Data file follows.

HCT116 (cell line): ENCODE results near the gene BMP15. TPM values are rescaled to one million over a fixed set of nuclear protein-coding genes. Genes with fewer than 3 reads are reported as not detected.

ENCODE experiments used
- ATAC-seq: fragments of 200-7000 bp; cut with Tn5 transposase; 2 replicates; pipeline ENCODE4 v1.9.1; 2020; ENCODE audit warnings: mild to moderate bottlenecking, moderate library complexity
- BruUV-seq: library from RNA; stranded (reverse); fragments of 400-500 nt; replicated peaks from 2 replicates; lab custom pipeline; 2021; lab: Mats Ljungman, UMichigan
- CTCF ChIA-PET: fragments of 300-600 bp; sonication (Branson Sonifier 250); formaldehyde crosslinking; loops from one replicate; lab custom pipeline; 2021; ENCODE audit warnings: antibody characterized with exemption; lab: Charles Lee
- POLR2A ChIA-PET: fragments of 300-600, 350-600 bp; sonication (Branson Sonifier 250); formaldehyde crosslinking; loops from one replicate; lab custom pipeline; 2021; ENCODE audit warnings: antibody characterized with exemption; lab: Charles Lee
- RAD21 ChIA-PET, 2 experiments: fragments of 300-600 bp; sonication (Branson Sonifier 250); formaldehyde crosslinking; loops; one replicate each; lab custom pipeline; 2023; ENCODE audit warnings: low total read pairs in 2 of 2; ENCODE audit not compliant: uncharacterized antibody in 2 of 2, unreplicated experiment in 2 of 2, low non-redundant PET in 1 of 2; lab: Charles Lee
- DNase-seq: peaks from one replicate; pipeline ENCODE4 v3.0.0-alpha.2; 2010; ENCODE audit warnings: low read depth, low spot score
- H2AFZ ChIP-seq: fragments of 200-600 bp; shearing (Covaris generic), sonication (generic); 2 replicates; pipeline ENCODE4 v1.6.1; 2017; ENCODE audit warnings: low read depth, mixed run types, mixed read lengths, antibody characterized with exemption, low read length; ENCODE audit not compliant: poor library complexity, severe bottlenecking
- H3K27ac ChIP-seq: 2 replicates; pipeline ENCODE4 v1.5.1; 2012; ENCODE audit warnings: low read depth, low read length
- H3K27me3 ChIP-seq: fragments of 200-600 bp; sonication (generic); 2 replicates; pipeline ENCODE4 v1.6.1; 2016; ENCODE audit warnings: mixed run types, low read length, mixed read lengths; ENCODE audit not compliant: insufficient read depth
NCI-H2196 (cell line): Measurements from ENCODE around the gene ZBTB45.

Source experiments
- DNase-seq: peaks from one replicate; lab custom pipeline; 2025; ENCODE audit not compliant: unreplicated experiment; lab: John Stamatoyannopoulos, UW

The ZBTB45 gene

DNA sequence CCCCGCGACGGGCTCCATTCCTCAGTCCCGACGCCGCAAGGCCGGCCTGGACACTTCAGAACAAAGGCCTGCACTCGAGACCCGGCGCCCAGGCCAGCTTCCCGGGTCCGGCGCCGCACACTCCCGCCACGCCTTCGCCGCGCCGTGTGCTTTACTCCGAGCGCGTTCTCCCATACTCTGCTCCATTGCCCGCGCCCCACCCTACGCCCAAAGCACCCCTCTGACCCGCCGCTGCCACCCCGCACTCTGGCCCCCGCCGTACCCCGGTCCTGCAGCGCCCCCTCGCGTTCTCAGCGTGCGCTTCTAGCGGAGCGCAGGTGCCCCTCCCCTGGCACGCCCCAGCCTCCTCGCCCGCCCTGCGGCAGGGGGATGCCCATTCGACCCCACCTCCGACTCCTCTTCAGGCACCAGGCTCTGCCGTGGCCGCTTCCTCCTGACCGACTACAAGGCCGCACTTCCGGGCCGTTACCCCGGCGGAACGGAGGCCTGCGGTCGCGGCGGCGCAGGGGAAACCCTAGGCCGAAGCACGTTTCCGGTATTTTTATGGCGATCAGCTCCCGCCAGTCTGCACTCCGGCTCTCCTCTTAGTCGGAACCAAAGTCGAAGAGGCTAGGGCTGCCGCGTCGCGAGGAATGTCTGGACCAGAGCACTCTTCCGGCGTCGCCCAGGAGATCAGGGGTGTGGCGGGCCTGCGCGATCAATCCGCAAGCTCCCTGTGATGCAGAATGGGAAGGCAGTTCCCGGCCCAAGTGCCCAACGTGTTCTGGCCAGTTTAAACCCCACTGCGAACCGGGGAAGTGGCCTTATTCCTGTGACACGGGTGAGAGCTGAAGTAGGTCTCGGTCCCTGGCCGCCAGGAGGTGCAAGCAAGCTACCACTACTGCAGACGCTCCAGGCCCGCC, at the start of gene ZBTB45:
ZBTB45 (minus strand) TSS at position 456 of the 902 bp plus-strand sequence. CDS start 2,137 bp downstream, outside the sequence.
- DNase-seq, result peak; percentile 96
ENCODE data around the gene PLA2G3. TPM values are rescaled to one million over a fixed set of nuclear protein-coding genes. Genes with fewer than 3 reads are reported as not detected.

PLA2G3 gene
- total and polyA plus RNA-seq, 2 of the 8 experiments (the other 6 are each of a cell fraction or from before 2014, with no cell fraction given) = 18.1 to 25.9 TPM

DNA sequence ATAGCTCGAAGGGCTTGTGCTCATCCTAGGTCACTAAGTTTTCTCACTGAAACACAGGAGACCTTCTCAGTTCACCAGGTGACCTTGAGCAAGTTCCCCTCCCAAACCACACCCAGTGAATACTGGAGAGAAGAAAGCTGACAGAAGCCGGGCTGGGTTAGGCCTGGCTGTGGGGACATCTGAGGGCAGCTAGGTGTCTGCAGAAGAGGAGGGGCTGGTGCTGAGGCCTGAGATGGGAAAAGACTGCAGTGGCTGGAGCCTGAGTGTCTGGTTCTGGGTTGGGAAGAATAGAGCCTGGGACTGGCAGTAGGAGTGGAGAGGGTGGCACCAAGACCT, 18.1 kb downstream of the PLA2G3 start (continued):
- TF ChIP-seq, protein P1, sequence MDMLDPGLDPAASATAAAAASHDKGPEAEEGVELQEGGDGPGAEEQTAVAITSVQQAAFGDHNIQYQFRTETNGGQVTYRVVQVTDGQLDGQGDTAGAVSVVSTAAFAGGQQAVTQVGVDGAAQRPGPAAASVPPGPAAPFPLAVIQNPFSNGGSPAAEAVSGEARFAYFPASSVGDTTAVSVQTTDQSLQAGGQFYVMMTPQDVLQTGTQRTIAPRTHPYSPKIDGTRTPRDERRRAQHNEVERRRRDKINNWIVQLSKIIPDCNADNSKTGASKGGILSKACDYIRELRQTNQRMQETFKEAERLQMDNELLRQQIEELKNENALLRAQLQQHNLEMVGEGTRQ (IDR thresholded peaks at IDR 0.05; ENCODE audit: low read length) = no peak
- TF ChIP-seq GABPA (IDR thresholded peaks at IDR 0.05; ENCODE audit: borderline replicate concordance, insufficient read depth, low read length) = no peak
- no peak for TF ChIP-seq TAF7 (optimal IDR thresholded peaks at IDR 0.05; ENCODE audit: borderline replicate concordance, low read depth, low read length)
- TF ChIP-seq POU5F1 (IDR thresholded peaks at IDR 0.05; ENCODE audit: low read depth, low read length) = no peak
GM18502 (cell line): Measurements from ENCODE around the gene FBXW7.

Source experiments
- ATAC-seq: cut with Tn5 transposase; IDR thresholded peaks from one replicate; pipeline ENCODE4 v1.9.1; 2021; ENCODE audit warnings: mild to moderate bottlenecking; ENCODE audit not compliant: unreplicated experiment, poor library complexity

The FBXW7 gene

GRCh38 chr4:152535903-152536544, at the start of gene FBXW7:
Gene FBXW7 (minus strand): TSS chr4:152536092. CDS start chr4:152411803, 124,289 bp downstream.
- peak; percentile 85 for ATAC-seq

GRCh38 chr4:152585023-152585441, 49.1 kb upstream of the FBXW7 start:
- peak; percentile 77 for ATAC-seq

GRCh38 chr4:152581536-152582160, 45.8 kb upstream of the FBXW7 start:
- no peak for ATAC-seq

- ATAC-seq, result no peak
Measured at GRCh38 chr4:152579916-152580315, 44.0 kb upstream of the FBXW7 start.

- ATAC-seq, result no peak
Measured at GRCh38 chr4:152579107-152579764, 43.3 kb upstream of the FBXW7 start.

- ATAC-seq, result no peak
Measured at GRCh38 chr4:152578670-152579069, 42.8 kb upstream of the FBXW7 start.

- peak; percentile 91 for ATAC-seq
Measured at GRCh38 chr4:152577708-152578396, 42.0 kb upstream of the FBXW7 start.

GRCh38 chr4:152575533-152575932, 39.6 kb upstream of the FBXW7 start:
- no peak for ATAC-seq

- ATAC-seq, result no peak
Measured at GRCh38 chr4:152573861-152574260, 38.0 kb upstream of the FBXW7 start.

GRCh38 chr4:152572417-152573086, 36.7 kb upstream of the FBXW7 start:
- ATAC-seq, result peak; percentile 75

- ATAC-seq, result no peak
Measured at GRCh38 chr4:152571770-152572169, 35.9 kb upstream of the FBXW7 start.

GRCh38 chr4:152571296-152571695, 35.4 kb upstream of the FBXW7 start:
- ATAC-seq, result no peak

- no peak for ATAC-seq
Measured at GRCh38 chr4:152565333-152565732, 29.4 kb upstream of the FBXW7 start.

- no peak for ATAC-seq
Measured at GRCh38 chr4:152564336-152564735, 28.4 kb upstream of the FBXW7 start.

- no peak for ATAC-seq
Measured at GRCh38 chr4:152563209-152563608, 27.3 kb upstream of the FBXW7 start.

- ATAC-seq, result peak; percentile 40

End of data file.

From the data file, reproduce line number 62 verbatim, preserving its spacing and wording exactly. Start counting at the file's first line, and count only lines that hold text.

- ATAC-seq, result peak; percentile 40